- April 29, 2022
Bad news first: Climate change, war and famine have led to ecological disaster on a global scale. Millions of acres of land are either flooded or barren. Hundreds of millions of people died. Hundreds of millions of survivors were forced to migrate.
To ensure humanity’s continued survival, a global government has launched a program of genetic engineering. For a child to be legal, each fetus’ DNA must be “pre-certified” in the mother’s womb. Abortion culls most failing fetuses. As a result, the genes for autism and predispositions for various diseases have been largely weeded out — along with the genes with a risk for violence and anti-social behavior. To enforce this edict, illegal offspring are all exiled. The good news? It hasn’t happened yet. It’s the premise of Jacqueline Goldfinger’s funny, terrifying, gutsy “Babel.” Her dark future is the latest FST Stage III production.
The playwright doesn’t offload this disturbing scenario in one big exposition dump. It stays in the background and emerges in the references and expressions of casual speech. The action revolves around a same-sex couple: Renee (Anique Clements) and Ann (Lucy Lavely). They’re friends with another couple — Dani (Rachel Moulton) and Jamie (Tom Patterson). At first, they just hang out and talk. Everyone’s happy, because Renee’s expecting. Details about Renee’s upcoming “blessed event” is shared as it always has been.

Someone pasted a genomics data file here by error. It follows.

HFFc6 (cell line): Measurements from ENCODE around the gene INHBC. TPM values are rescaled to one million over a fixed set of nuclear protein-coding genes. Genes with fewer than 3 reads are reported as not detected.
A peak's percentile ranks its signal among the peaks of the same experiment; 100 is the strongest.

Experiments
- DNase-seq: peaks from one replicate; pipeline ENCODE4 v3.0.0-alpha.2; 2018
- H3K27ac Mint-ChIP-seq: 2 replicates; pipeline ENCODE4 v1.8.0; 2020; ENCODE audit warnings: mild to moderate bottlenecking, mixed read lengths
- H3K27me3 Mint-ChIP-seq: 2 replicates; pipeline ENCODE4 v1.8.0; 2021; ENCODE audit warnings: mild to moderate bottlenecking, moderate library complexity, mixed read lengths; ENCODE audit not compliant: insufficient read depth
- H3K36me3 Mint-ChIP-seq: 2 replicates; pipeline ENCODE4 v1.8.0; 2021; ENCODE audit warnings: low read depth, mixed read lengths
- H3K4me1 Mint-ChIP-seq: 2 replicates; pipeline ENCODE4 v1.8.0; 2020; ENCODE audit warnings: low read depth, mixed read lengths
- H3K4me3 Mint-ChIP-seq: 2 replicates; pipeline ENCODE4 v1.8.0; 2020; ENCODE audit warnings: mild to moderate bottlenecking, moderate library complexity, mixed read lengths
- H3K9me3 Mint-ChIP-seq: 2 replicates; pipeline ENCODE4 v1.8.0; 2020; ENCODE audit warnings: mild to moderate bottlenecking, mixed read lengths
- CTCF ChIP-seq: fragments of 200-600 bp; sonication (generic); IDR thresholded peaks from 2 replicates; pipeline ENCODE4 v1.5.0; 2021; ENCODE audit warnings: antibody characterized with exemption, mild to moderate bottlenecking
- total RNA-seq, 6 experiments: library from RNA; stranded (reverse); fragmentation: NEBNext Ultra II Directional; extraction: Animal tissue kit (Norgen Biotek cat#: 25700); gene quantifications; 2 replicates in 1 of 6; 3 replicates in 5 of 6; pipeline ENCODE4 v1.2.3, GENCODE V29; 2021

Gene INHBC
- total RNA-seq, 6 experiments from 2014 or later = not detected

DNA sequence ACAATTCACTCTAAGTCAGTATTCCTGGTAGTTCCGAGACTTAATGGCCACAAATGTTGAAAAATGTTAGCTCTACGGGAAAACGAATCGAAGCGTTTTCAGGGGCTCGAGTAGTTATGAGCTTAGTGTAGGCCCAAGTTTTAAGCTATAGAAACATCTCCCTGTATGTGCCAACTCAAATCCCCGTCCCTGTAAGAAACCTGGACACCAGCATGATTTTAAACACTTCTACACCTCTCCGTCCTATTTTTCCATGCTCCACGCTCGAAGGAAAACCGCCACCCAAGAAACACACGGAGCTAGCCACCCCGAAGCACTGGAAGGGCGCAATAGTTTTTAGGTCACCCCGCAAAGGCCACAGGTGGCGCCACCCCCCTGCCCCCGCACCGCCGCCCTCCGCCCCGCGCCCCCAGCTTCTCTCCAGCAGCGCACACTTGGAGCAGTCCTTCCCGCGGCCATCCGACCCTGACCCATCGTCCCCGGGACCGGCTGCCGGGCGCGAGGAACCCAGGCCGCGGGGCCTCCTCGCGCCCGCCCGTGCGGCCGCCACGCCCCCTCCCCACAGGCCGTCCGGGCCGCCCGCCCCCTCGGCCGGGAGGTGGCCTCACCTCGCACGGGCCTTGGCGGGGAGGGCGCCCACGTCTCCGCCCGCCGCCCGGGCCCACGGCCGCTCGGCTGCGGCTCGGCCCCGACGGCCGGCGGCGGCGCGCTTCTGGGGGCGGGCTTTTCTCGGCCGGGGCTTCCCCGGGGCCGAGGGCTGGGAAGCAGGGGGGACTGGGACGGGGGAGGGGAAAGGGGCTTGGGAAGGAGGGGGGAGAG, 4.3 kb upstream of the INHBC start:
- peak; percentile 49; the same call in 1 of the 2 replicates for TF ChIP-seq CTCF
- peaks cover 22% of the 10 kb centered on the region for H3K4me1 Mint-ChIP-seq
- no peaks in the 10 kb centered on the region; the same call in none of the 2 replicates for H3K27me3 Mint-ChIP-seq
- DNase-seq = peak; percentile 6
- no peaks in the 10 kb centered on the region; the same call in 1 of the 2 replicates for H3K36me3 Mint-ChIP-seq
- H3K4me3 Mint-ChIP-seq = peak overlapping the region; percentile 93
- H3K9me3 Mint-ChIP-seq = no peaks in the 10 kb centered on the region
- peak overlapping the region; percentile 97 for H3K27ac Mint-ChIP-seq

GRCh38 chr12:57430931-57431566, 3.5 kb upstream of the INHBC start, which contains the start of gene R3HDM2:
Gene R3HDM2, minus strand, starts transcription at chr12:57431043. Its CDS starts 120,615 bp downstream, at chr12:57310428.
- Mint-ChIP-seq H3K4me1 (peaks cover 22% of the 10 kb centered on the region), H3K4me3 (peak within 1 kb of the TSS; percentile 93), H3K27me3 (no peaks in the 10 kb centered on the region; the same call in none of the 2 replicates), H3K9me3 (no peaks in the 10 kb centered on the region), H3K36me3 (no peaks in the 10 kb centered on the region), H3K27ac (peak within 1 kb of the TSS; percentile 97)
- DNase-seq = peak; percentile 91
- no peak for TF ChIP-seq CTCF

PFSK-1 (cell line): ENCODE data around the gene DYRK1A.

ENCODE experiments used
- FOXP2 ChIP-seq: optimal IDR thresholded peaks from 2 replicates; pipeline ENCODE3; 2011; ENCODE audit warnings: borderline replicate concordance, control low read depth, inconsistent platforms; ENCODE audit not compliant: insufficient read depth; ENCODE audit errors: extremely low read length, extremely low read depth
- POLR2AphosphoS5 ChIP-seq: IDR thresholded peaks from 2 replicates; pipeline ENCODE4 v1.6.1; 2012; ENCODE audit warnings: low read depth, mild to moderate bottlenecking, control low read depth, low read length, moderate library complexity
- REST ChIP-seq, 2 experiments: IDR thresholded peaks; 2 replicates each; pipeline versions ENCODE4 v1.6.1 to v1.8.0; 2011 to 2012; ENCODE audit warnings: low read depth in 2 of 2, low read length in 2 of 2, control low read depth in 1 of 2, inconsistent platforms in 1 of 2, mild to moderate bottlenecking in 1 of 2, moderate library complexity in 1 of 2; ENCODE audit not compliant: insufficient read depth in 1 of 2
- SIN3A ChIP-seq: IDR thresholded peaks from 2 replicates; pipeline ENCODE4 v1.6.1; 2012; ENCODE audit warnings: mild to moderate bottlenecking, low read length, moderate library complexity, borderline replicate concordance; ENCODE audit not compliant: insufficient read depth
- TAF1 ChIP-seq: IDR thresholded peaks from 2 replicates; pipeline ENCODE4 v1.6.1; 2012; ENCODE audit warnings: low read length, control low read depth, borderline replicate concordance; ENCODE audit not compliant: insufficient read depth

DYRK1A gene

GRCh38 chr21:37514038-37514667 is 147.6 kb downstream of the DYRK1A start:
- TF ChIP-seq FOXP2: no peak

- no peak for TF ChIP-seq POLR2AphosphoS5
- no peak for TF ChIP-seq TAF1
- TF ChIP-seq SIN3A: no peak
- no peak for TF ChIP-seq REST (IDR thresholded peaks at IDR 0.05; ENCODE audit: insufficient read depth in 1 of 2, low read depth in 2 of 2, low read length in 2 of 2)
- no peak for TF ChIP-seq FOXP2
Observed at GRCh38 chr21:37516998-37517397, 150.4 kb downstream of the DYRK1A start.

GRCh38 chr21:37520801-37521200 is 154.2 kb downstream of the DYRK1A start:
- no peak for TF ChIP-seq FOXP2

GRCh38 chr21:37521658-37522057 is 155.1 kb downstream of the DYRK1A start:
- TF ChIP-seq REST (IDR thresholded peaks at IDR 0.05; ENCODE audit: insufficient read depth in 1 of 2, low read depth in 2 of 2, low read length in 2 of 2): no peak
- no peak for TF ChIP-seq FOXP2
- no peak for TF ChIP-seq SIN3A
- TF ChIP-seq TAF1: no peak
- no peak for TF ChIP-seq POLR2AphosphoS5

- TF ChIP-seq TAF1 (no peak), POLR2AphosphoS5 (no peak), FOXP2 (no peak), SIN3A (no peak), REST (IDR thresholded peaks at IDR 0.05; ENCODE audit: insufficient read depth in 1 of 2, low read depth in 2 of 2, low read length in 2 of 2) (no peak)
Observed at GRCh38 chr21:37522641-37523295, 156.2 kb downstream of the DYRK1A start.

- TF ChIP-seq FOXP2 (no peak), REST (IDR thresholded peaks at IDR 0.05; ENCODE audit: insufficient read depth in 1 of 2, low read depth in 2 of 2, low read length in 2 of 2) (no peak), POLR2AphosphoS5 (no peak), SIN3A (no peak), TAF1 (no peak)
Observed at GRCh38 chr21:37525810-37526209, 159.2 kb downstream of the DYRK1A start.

Ah, but something’s a wee bit off. What should be a normal chat becomes a walk through a verbal minefield. The wrong word or question — then it suddenly gets tense. Why? You find out the couple’s new baby wasn’t “pre-certified.” Then you find out that’s a very big deal. And then you find out why.
A doctor thinks the fetus’ DNA (taken from both Ann and Renee, then merged into a single fertilized egg) might be loaded dice. He didn’t sign off on their new arrival. Without his signature, Renee has two choices. Abort the fetus — or give birth to a child who’ll be whisked away for life as a second-class citizen in “the Villages.” Ann brushes the dilemma aside. She thinks there’s a third choice: Make the doctor sign. Ann is a top-tier marketer. Persuasion is her job, and she’s good at it. Ann breaks through sales-resistance every day. Get the doc’s signature? No prob. It’s just another sale.
While “Babel” is sci fi, its conflict is fairly straightforward — with one surreal exception. Renee is constantly visited by a foul-mouthed, anthropomorphic stork that tries to convince her to abort. This big, bad bird is a hallucination: nobody else can see it. The stork is in Renee’s head for two possible reasons — both bad. Either she’s going nuts. Or somebody put it in there.
Goldfinger’s dialogue is excellent. People repeat themselves, interrupt each other and talk at the same time like characters in an Altman movie. When actors speak her lines, it sounds like speech, not a script. I love it.
Catherine Randazzo honors the playwright’s naturalistic randomness. Behind the talk, the underlying story is speculative fiction. But she directs it like any other relationship dilemma — not sci fi. Which is why it works.